Oct. 5 (Bloomberg) -- Service industries in the U.S. probably expanded in September at a slower pace, showing the recovery is struggling to gain speed, economists said before a report today.
The Institute for Supply Management’s non-manufacturing index fell to 52.8 from 53.3 in August, according to the median estimate of 75 economists surveyed by Bloomberg News. A reading of 50 is the dividing line between expansion and contraction in services, the largest part of the economy.
The lack of job and income growth, deepening pessimism about the economic outlook in the wake of Europe’s debt crisis, and a slumping stock market may hamper consumers’ willingness to spend. The projected services reading underscores Federal Reserve Chairman Ben S. Bernanke’s comments yesterday that the recovery will be “somewhat slower” in coming quarters.
“Economic momentum remains fragile,” said Kevin Logan, chief U.S. economist at HSBC Securities USA Inc. in New York. “Consumer budgets are strained,” and households are “scaling back in areas like transportation, recreation and eating out.”
The Tempe, Arizona-based ISM’s report on non-manufacturing industries that account for almost 90 percent of the economy is due at 10 a.m. New York time. Estimates in the Bloomberg survey ranged from 51.3 to 55.
The ISM services survey covers industries ranging from utilities and retailing to health care and finance. Today’s report follows the group’s Oct. 1 figures that showed manufacturing expanded in September at a faster pace.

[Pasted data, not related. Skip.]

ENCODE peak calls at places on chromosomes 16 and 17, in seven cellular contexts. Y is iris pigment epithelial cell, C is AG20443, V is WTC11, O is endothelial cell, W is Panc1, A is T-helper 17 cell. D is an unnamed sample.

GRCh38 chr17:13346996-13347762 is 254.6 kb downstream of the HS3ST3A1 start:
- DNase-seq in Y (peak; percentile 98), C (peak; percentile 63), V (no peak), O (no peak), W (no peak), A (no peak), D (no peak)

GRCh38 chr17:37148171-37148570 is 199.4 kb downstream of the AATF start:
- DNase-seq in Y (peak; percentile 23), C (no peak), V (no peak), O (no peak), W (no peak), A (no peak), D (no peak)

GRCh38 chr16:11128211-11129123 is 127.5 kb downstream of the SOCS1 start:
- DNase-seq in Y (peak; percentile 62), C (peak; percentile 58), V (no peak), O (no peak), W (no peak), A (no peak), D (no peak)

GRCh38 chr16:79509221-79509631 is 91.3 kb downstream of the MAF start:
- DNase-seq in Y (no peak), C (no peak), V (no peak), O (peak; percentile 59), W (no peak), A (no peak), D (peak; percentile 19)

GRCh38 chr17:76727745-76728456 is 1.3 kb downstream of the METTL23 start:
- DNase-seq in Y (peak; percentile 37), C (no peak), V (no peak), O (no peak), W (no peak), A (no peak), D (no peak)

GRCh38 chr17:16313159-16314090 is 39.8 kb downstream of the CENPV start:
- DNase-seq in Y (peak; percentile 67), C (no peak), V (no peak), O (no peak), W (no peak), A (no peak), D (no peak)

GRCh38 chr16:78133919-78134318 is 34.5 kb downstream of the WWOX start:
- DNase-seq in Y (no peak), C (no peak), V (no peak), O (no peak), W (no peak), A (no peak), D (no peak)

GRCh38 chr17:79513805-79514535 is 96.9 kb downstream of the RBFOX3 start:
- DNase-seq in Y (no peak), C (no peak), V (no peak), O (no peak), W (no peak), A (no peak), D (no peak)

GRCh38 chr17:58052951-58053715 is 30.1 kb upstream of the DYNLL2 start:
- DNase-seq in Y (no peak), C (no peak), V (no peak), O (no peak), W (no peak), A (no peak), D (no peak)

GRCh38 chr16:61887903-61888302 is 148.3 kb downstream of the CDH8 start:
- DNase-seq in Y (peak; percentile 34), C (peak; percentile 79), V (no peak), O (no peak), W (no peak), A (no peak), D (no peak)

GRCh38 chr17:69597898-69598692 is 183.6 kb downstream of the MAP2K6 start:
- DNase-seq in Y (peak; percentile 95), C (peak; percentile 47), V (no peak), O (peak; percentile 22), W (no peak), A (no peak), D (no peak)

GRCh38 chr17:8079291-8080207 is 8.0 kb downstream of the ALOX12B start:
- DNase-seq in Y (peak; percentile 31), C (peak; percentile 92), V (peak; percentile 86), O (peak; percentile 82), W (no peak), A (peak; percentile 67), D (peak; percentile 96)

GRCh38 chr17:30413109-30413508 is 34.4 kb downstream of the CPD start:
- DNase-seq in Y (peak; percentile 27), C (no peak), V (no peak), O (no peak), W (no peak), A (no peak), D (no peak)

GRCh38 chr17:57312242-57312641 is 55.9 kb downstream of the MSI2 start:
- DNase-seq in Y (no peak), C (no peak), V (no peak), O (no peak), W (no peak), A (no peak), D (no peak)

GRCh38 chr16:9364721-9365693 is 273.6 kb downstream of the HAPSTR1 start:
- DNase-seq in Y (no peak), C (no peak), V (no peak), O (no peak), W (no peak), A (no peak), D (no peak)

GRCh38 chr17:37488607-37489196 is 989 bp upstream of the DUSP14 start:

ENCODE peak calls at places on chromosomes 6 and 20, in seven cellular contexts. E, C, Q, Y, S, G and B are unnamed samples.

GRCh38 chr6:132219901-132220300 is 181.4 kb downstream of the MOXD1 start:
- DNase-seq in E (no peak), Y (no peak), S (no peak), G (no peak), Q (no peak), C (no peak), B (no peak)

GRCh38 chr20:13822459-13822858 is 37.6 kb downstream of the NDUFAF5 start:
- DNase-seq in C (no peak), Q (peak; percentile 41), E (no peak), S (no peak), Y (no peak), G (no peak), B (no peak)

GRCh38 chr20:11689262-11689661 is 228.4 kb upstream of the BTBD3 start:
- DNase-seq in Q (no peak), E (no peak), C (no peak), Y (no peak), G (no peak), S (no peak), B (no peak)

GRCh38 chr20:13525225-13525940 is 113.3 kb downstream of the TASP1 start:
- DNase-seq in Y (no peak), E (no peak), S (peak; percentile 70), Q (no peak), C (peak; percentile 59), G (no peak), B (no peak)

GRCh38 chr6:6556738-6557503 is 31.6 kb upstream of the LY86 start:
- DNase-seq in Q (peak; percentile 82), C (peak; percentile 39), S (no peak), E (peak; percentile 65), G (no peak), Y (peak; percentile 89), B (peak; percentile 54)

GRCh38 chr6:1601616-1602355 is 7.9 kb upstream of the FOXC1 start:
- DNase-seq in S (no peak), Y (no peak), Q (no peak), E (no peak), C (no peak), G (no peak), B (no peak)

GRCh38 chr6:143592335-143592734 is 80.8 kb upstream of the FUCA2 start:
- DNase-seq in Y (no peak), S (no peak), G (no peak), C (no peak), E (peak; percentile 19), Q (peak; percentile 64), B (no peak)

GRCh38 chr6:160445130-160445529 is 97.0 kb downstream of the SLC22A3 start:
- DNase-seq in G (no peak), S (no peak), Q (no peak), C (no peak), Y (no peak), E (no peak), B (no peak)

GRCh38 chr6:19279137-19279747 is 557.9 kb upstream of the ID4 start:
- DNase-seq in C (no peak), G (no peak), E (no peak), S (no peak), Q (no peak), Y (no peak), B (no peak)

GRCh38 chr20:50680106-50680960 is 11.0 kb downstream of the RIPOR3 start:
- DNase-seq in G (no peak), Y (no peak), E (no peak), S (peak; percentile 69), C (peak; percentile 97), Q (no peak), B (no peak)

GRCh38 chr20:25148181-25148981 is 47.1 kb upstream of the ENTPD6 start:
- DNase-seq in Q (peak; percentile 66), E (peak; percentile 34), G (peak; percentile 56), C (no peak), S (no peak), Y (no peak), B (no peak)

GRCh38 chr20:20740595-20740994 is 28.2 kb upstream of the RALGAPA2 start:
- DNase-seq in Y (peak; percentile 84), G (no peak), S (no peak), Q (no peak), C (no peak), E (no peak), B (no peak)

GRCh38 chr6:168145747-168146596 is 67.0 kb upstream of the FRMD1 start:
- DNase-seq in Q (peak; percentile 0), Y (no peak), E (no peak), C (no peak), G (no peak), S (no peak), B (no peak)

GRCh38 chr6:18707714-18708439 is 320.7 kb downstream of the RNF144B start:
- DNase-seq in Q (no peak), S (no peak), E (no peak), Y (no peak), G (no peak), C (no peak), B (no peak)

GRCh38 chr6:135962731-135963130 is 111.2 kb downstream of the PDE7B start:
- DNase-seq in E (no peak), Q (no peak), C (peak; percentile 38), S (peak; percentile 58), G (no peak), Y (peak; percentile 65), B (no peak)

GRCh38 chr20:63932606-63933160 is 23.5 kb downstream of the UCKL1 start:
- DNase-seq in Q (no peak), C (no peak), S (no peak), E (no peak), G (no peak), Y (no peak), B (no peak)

European Debt Crisis
Stocks have slumped on concerns over Europe’s debt crisis and signs the U.S. economy was on the verge of faltering. The Standard & Poor’s 500 Index has declined 15 percent since the end of June.
A report due at 8:15 a.m. from ADP Employer Services may show companies added an estimated 73,000 workers to payrolls in September after a 91,000 gain the prior month, according to the median forecast in the Bloomberg survey.
A jobless rate of at least 9 percent for five straight months, slower employment growth, and declining home and equity values are combining to depress Americans. The Bloomberg Consumer Comfort Index fell in the week ended Sept. 25 to the second-lowest level on record. The gauge dropped to minus 53 and has been stuck below minus 40, the level associated with recessions, since the end of February.
“We expect modest growth to continue,” Alan Graf, chief financial officer at FedEx Corp., said on a Sept. 22 conference call with analysts. “The biggest drag on economic improvement at this time is sentiment, and the country, as well as FedEx, needs a change in that in order to benefit from further economic growth.”
The economy expanded at a 1.3 percent annual pace in the second quarter after a 0.4 percent rate in the January to March period, the weakest six months of the recovery that began in June 2009, according to Commerce Department figures. Analysts surveyed by Bloomberg last month projected a 1.8 percent rate of growth for the third quarter, based on the median estimate.
Bernanke, during congressional testimony yesterday, said Fed policy makers stand ready to take further steps to spur the “sluggish” economy if needed.
“The recovery from the crisis has been much less robust than we had hoped,” he said. Fed officials expect a “somewhat slower pace of economic growth over coming quarters” than they did in June, he said, without giving a specific forecast.
--With assistance from Chris Middleton in Washington. Editors: Vince Golle, Carlos Torres
To contact the reporter on this story: Shobhana Chandra in Washington at email@example.com
To contact the editor responsible for this story: Christopher Wellisz at firstname.lastname@example.org